Essay: Solar Anatomy
Like all stars, the Sun is an immense and glowing mass of neutrons, protons and other subatomic particles, all bound by gravity and a roiling magnetic field. As a cosmic neighbor, it is immensely influential: every second, the Sun produces an amount of energy equivalent to the detonation of about 10 trillion Hiroshima-scale atomic bombs. The light it generates burns with a brightness equivalent to 100 trillion trillion 100-watt light bulbs shining simultaneously.
As stars go, though, the Sun is merely typical: about 850,000 miles wide, or roughly 200 times the width of Earth; with a mass roughly 300,000 times that of Earth and a density equal to Jupiter's, or about one-fourth Earth's. That mediocrity serves science well. Through close study, solar researchers have learned a great deal not only about the Sun, but also about the workings of similar, more distant stars. "There is no other star we can observe in such detail," says Harrison Jones, a solar physicist with NASA's Goddard Space Flight Center.
Advances in technology have revealed that the Sun is comprised of several layers, rather like a giant flaming onion. Its power derives entirely from nuclear reactions at the core. There, under tremendous pressure, hydrogen atoms fuse to form helium atoms, releasing vast amounts of energy; the temperature at the core is about 15 million degrees Celsius. This energy travels outward through the various layers of the Sun and onward into space. It is a slow process: a photon of light takes more than 10,000 years to travel the quarter-million miles from the core to the Sun's surface.
In the core and the surrounding layer, called the radiative zone, the gas particles are so densely packed that the overall gas, or plasma, barely moves. In these innermost regions, solar energy travels by radiation: photons of light bounce from one gas particle to the next and slowly leak outward. In the convective zone, the outermost of the Sun's interior layer, the gas particles have a little more elbow room. They collide less frequently and less violently, so the temperature falls, and the plasma begins to move, boiling upward on vast thermal plumes, like soup in a kettle (onion soup, presumably). The plumes, or convection currents, carry energy to the Sun's surface and cool as they rise. The temperature at the surface, or photosphere, is "only" 6,000 degrees Celsius.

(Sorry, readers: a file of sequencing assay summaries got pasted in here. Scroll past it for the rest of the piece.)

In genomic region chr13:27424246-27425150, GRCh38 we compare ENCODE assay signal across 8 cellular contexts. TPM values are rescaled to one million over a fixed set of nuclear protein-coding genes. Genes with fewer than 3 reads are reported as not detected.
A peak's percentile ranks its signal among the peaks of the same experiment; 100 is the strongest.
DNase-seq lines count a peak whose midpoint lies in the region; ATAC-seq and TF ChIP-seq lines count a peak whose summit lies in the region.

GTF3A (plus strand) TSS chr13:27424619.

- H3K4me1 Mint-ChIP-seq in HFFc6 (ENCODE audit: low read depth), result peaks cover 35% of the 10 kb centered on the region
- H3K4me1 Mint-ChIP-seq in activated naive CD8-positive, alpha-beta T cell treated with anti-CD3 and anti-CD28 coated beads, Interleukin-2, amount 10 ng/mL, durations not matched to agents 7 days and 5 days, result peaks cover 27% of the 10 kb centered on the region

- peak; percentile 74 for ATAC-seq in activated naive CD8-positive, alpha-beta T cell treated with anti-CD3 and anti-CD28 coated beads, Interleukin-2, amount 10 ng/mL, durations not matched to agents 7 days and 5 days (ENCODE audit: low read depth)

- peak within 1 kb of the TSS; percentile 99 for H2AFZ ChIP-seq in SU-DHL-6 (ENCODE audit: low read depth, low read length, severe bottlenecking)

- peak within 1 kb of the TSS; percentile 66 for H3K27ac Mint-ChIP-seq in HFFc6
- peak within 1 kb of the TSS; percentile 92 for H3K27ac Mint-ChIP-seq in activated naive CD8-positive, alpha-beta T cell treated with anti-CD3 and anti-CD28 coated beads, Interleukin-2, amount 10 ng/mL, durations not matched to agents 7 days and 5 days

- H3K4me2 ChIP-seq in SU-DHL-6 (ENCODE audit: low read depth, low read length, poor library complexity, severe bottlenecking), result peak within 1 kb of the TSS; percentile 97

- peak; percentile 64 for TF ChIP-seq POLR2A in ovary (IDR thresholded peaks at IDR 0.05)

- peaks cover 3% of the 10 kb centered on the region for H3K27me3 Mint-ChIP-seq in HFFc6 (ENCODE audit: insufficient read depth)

The photosphere is not a hard surface, but a thin, roiling layer of magnetically charged plasma. Only about 60 miles thick, the photosphere is the source of much of the visible radiation, or sunlight, that leaves the Sun. The Sun that the casual viewer sees--that white-hot sphere suspended in the sky--is really only the photosphere, the thinnest layer of the Sun's true self.
The photosphere is a frenzy of magnetic activity. Some regions are centers of positive polarity, others are regions of negative polarity, like positive and negative ends of bar magnets. These regions are linked by magnetic field lines that may loop high into the Sun's atmosphere. The regions of positive and negative polarity constantly shift, however, and as they do, the field lines break and reform. This process can produce violent storms in the Sun's outer regions.
The average temperature of the photosphere is 6,000 degrees Celsius. In regions where magnetic activity is particularly intense, temperatures are slightly cooler. Against the bright, hot photosphere, these regions look comparatively dark and are known as sunspots. Sunspots are a useful gauge of solar activity. During the quieter phase of a solar cycle, scientists may detect only a handful of sunspots at any given time. During solar maximum, as many as 250 might exist.
The next layer above the photosphere is the chromosphere; after that is the transition region. Magnetic activity near the surface generates violent storms in these outer regions: solar flares, coronal holes, coronal mass ejections and other phenomena that blast hot plasma outward into space. Due to all the activity, the temperature skyrockets from about 100,000 degrees Celsius at the inner edge of the transition layer to several million degrees at its outer perimeter.
Finally, the outermost region of the Sun, the corona, extends millions of miles into space. Temperatures in the corona constantly fluctuate, so the strength of the solar wind--a breeze of solar particles that blows outward in all directions--is always changing.
Space-weather scientists have benefited greatly from studies of the Sun's internal structure. Understanding its complexities helps forecasters better predict where and when solar storms are likely to develop.